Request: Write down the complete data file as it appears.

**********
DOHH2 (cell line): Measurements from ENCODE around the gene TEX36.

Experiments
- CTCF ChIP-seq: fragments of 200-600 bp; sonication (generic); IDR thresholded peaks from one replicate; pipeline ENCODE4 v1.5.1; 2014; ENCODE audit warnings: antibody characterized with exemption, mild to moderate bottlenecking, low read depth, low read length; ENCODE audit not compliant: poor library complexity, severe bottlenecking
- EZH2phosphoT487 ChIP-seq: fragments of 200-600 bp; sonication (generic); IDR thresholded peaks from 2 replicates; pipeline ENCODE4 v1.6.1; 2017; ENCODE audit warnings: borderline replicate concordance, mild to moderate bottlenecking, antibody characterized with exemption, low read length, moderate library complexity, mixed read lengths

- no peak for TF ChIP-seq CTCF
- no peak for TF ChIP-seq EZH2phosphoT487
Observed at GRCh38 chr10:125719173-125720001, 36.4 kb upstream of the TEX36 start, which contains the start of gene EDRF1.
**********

DOHH2 (cell line): Measurements from ENCODE around the gene TEX36.

Experiments
- CTCF ChIP-seq: fragments of 200-600 bp; sonication (generic); IDR thresholded peaks from one replicate; pipeline ENCODE4 v1.5.1; 2014; ENCODE audit warnings: antibody characterized with exemption, mild to moderate bottlenecking, low read depth, low read length; ENCODE audit not compliant: poor library complexity, severe bottlenecking
- EZH2phosphoT487 ChIP-seq: fragments of 200-600 bp; sonication (generic); IDR thresholded peaks from 2 replicates; pipeline ENCODE4 v1.6.1; 2017; ENCODE audit warnings: borderline replicate concordance, mild to moderate bottlenecking, antibody characterized with exemption, low read length, moderate library complexity, mixed read lengths

- no peak for TF ChIP-seq CTCF
- no peak for TF ChIP-seq EZH2phosphoT487
Observed at GRCh38 chr10:125719173-125720001, 36.4 kb upstream of the TEX36 start, which contains the start of gene EDRF1.